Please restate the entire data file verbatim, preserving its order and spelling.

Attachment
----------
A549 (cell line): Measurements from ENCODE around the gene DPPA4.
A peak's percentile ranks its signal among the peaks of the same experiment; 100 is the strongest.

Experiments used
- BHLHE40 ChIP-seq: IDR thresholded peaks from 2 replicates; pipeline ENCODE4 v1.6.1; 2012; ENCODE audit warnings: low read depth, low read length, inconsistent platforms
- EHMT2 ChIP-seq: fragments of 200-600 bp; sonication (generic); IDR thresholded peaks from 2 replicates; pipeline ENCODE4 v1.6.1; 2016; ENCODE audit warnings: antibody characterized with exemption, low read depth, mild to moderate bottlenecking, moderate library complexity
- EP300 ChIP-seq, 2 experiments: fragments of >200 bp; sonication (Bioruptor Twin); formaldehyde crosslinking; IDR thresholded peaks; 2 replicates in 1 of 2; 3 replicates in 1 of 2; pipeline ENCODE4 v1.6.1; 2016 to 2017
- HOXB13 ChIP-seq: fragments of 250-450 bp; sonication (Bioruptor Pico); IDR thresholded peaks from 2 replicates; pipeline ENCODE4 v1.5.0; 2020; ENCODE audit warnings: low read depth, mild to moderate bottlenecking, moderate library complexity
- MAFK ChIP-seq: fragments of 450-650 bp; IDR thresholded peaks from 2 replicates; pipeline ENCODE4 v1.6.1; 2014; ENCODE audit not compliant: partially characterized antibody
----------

A549 (cell line): Measurements from ENCODE around the gene DPPA4.
A peak's percentile ranks its signal among the peaks of the same experiment; 100 is the strongest.

Experiments used
- BHLHE40 ChIP-seq: IDR thresholded peaks from 2 replicates; pipeline ENCODE4 v1.6.1; 2012; ENCODE audit warnings: low read depth, low read length, inconsistent platforms
- EHMT2 ChIP-seq: fragments of 200-600 bp; sonication (generic); IDR thresholded peaks from 2 replicates; pipeline ENCODE4 v1.6.1; 2016; ENCODE audit warnings: antibody characterized with exemption, low read depth, mild to moderate bottlenecking, moderate library complexity
- EP300 ChIP-seq, 2 experiments: fragments of >200 bp; sonication (Bioruptor Twin); formaldehyde crosslinking; IDR thresholded peaks; 2 replicates in 1 of 2; 3 replicates in 1 of 2; pipeline ENCODE4 v1.6.1; 2016 to 2017
- HOXB13 ChIP-seq: fragments of 250-450 bp; sonication (Bioruptor Pico); IDR thresholded peaks from 2 replicates; pipeline ENCODE4 v1.5.0; 2020; ENCODE audit warnings: low read depth, mild to moderate bottlenecking, moderate library complexity
- MAFK ChIP-seq: fragments of 450-650 bp; IDR thresholded peaks from 2 replicates; pipeline ENCODE4 v1.6.1; 2014; ENCODE audit not compliant: partially characterized antibody